Design Focus: Jamie’s Italian Edinburgh

Jamies Italian edinburgh 2012 07 12 12.15.28

Jamie Oliver’s £2.3m Edinburgh restaurant has just opened. The 196-cover restaurant called Jamie’s Italian is located in the old Assembly Rooms’ ballroom on George Street and has enough of a WOW factor to knock the celebrity chef’s Glasgow eatery into a cocked hat. Although to be fair the Grade-A canvas was already quite beautiful to begin with, as a former 18th Century Supper Room complete with all the grandeur you’d associate with a bygone era. Inside had been lacking care and attention in recent years, so it was in need of some TLC. It was enriched by the combined design vision of Jamie Oliver, his associate Justin Hardy and
Martin Brundski of MBDS Design, although the lion’s share of the design concept was devised by the man himself.
Explains Jamie Oliver’s Opening Manager, Hamish Goldie, “We do most of our design in house and the key to this one hinged on being sympathetic to the original interior and what Jamie did was pimp up the design a little. It’s a classic Italian with his own unique twist, and we are immensely proud of the result.”
This, Jamie’s second Scottish concern, is his 27th and doesn’t just have one entrance but two. As well as the George Street entrance – there’s also a Rose Street entrance which serves as a second entrance to the restaurant. This leads you into the first of three areas, The Edinburgh Suite, with lots of natural light, from a wall of huge windows, in front of which is a food prep area and servery with hotplates. A combination
of stainless steel, white tiling and marble all sit very neatly together, topped off with some copper pendant lights. This looks out onto the seating area with a relaxed café vibe, and red leather banquettes and dark wooden tables and chairs take up the mainstay of the space. The dark wooden floor contrasts with the white painted walls and ceiling, and some beautiful and very imposing chandeliers look instantly
impressive. Reclaimed wood slightly above halfway up the walls gives this area its down-to-earth feeling, and you’re also left in no doubt as to where you are, with a shelves lined with various of Jamie’s cookbooks and other related products right at the doorway, next to which is the entrance to the kitchen.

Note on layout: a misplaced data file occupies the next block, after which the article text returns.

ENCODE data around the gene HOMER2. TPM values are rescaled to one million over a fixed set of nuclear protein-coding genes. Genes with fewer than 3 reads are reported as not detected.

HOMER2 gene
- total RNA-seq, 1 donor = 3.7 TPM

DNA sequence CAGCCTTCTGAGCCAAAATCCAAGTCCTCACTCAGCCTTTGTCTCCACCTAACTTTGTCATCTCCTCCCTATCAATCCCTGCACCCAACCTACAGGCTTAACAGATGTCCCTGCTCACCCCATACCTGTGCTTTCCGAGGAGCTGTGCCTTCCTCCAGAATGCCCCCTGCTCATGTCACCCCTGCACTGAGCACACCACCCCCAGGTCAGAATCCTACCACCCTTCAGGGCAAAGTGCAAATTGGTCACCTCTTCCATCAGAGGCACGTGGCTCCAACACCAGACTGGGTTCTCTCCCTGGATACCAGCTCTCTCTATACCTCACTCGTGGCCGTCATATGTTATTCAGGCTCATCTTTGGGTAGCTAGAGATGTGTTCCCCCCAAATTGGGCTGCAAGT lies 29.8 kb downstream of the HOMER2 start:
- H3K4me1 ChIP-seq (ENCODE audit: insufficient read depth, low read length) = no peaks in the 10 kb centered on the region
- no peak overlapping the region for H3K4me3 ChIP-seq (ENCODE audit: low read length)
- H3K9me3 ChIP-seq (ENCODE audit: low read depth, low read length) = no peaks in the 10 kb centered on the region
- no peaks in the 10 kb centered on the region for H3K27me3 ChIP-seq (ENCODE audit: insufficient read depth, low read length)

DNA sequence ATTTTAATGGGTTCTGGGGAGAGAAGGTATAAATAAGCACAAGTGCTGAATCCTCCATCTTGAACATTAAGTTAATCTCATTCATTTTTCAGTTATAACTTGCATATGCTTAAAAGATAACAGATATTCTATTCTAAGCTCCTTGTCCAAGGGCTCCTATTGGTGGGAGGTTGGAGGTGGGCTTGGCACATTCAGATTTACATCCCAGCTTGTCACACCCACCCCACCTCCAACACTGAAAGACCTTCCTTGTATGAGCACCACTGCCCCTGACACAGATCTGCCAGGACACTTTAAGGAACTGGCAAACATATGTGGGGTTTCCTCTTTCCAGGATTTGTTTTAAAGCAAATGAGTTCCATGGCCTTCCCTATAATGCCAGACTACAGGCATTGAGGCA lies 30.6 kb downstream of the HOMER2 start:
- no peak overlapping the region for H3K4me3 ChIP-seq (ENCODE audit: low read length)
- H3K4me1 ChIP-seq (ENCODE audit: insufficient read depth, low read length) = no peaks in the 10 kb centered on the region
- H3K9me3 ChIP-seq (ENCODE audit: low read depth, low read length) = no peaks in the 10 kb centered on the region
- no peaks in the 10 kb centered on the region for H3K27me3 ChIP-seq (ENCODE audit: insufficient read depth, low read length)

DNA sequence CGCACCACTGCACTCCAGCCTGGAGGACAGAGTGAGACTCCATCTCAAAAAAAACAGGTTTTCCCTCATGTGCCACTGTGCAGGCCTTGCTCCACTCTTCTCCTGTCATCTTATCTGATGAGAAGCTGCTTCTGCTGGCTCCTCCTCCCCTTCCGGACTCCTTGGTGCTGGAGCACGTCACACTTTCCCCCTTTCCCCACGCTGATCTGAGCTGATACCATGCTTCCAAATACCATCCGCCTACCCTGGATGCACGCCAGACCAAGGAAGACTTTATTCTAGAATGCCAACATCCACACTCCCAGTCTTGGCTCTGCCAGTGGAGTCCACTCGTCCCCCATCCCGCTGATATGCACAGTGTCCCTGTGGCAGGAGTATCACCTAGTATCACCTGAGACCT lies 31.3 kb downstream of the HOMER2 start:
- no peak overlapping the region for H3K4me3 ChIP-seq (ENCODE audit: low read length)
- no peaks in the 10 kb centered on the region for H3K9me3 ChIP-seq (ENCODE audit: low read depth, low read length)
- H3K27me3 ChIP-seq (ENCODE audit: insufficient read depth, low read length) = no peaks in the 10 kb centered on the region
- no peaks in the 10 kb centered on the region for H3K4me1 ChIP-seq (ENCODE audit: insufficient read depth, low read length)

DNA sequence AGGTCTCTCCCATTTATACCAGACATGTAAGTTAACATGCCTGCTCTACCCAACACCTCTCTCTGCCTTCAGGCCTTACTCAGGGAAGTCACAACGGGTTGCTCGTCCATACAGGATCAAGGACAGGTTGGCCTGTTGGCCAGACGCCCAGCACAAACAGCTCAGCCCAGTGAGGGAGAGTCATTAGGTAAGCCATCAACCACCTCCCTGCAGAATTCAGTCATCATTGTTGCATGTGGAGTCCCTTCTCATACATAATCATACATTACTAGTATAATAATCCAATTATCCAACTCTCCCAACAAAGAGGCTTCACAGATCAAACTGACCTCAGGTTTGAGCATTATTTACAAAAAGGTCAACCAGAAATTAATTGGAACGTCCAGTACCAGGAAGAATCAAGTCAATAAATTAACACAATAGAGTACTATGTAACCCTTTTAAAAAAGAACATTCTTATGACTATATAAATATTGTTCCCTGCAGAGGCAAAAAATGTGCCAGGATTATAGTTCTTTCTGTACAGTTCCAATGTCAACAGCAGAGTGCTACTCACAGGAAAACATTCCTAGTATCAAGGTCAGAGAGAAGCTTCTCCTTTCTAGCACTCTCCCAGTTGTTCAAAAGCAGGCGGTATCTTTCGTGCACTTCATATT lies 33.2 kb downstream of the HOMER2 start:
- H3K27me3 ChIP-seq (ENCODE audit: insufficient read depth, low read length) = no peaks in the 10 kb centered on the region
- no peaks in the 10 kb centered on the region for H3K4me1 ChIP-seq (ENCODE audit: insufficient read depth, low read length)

The Edinburgh Suite leads into the largest part of the restaurant, The Lower Supper, which has at its heart the ‘antipasti island’,
a staple ingredient of Jamie Oliver’s restaurants. It is located in a central island marble-topped bar with ornate metal piping shelves, and white lighting. Despite the antipasti section, this former ballroom remains a huge expanse of space with its bold red walls, original pillars, ornate cornice work on a white painted ceiling, and polished parquet floor. They say that an all-red interior can make its inhabitants angry all the time, and
this aside, the decision to make it so red is certainly a daring one. It works, though, and is fitting of a city that has so many architectural delights.
More huge chandeliers provide the lighting in an area starved of any natural light, along with some nifty wall glass oblong lights, and along the red panelled walls are antique mirrors
and a total of eight blackboards. Also around the periphery of this area is the red velour-upholstered banquette seating, paired with dark wood chairs, with matching bar stools for perching at the antipasti bar.
This leads into the third, final and highest tier of the restaurant, the Upper Supper, which is essentially a mezzanine, complete with its own bar and all the same design attributes as its Lower Supper cousin. One major difference being the layout of the banquette seating which is centrally located as the bar is along the wall on the left hand-side of the area that will be
the main reception area from the entrance on George Street. The design of the bar has echoes of the antipasti bar, with
similar black metal piping forming an above-the-bar gantry, although the bar itself is made from wood, and the back bar is just a series of simple wall-mounted shelves and mirrors.
What will perhaps attract the most attention in this part of the restaurant is the Ferrari-red Bottene pasta-making machine, which at £18k a pop, is a rightful contender for the title of star attraction. This is what the majority of the staff seemed most impressed with, and I’m sure that this enthusiasm will be passed on to the clientele.
A sympathetic design to a Grade-A building’s original features that is classy without being too starchy of stuffy seems to have encapsulated Jamie Oliver’s personality. I’m sure the people of the Capital and Festival tourists alike will support it on the strength of both his reputation and no less the opulent and slightly cheeky design.

Jason Caddy

Category: Bar & Pub, News
Tags: DESIGN, Edinburgh, Jamie’s Italian Edinburgh, jason caddy